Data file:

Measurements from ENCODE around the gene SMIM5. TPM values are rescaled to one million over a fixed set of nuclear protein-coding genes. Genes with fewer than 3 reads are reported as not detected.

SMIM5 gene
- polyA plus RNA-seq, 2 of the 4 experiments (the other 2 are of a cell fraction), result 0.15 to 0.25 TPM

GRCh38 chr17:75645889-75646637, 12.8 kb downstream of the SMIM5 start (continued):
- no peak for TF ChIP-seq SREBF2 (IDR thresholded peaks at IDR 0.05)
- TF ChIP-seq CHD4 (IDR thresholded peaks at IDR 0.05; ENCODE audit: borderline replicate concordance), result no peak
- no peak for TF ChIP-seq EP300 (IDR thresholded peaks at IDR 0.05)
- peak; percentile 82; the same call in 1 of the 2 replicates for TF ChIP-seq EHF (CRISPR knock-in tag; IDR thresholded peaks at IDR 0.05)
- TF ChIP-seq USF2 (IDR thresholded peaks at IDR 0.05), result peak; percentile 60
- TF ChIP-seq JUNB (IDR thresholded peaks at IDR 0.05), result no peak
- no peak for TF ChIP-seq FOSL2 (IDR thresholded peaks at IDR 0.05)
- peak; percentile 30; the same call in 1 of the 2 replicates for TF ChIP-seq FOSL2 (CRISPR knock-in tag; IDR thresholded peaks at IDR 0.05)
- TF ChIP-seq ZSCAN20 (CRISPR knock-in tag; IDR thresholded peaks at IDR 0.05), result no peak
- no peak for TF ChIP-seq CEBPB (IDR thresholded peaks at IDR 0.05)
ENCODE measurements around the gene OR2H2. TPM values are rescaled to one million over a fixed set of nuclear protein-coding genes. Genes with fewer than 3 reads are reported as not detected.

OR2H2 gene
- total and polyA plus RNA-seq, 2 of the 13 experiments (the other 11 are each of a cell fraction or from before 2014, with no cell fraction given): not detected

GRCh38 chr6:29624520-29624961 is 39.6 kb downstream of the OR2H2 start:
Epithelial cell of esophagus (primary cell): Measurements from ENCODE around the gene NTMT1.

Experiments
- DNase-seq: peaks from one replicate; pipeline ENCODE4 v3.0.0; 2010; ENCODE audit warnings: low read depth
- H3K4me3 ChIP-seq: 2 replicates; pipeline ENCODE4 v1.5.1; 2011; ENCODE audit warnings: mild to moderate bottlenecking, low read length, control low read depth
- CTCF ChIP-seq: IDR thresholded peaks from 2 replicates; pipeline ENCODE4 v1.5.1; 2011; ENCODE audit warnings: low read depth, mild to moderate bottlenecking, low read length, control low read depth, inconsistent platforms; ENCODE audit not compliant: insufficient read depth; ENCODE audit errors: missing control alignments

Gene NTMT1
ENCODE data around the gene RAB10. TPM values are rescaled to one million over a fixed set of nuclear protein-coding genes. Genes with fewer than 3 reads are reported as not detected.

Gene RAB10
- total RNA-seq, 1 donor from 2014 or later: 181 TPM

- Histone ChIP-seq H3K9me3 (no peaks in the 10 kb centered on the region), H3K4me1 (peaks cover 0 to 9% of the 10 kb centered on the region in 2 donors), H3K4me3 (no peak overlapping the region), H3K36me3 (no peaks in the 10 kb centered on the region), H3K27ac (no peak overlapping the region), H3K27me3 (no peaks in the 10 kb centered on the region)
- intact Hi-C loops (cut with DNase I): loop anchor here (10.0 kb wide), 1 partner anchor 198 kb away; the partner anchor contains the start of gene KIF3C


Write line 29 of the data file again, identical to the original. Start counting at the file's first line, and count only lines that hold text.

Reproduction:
- intact Hi-C loops (cut with DNase I): loop anchor here (10.0 kb wide), 1 partner anchor 198 kb away; the partner anchor contains the start of gene KIF3C